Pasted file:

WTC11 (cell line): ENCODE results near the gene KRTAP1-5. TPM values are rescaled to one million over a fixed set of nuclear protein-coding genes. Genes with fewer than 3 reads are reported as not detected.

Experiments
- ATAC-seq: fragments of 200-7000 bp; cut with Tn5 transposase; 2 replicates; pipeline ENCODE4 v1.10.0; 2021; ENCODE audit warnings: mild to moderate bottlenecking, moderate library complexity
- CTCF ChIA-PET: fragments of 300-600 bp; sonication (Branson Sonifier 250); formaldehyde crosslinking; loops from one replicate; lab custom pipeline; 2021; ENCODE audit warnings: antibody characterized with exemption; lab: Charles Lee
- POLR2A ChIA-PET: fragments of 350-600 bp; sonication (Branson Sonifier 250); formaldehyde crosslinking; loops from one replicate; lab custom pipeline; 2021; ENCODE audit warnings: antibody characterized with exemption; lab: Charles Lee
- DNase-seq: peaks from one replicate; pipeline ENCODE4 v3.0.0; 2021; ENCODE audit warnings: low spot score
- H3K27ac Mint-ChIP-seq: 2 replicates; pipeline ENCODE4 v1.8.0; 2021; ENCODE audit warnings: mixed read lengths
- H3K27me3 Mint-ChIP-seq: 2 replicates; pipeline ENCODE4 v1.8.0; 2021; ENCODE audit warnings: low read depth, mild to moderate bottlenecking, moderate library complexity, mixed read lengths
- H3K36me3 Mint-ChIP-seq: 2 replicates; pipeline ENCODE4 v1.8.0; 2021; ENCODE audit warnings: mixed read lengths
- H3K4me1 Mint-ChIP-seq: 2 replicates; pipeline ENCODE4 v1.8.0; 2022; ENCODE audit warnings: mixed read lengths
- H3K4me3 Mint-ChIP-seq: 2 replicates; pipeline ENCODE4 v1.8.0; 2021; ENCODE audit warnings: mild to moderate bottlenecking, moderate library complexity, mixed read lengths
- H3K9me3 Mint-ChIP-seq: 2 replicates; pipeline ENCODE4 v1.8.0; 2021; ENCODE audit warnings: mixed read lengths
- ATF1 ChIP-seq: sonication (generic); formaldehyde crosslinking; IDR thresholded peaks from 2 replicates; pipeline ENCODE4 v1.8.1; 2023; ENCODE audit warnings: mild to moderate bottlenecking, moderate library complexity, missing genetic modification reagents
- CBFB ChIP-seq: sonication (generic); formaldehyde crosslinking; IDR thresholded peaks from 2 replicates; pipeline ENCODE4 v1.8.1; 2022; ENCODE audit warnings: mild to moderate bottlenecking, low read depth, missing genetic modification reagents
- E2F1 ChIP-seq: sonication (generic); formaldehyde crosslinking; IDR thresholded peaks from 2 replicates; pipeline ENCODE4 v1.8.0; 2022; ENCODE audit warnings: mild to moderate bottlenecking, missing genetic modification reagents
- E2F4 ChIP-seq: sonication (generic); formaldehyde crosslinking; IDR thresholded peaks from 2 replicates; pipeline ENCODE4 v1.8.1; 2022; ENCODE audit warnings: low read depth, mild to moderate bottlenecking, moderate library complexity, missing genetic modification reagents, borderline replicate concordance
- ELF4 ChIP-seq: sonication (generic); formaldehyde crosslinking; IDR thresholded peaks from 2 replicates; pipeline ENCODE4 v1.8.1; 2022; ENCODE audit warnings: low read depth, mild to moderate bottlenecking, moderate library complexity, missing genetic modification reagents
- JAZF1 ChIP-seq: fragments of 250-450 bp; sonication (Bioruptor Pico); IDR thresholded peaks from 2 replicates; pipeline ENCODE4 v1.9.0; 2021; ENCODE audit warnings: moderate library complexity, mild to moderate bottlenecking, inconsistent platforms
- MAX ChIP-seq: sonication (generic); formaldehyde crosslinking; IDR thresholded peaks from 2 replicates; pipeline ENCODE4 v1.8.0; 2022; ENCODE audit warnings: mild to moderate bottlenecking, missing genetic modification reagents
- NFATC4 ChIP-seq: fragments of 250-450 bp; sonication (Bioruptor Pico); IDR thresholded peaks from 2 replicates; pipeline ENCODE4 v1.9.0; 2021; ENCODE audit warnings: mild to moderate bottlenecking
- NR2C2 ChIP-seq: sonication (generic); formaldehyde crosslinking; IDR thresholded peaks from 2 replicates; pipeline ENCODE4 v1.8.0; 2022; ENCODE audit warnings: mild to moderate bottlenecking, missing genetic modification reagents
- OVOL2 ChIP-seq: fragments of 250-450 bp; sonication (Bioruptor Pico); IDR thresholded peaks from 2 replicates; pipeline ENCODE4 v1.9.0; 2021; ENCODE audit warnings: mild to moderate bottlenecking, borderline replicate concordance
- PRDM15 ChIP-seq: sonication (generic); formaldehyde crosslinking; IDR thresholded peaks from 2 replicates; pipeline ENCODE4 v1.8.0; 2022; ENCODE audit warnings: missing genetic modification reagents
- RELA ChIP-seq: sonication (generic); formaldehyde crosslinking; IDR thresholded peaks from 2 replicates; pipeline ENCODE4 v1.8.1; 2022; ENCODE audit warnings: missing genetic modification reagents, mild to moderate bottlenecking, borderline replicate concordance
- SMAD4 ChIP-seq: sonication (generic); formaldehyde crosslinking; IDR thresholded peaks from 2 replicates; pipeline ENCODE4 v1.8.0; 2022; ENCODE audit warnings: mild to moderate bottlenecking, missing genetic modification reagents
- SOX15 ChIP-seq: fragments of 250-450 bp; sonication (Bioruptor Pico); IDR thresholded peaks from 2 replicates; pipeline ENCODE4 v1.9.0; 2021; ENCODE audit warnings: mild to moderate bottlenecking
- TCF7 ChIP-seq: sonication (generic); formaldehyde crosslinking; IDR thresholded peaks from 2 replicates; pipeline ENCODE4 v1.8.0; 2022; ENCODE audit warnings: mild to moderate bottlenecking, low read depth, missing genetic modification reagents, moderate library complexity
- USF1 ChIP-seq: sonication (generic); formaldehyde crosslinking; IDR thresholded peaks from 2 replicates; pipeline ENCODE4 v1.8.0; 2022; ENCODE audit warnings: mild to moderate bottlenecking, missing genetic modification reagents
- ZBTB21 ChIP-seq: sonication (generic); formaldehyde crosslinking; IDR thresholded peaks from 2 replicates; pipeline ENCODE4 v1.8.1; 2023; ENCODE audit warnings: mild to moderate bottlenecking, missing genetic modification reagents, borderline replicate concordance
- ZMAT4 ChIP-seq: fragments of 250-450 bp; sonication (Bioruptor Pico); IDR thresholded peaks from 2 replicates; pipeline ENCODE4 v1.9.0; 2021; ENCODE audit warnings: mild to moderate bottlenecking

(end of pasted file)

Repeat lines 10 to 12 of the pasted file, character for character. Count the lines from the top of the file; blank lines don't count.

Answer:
- H3K4me1 Mint-ChIP-seq: 2 replicates; pipeline ENCODE4 v1.8.0; 2022; ENCODE audit warnings: mixed read lengths
- H3K4me3 Mint-ChIP-seq: 2 replicates; pipeline ENCODE4 v1.8.0; 2021; ENCODE audit warnings: mild to moderate bottlenecking, moderate library complexity, mixed read lengths
- H3K9me3 Mint-ChIP-seq: 2 replicates; pipeline ENCODE4 v1.8.0; 2021; ENCODE audit warnings: mixed read lengths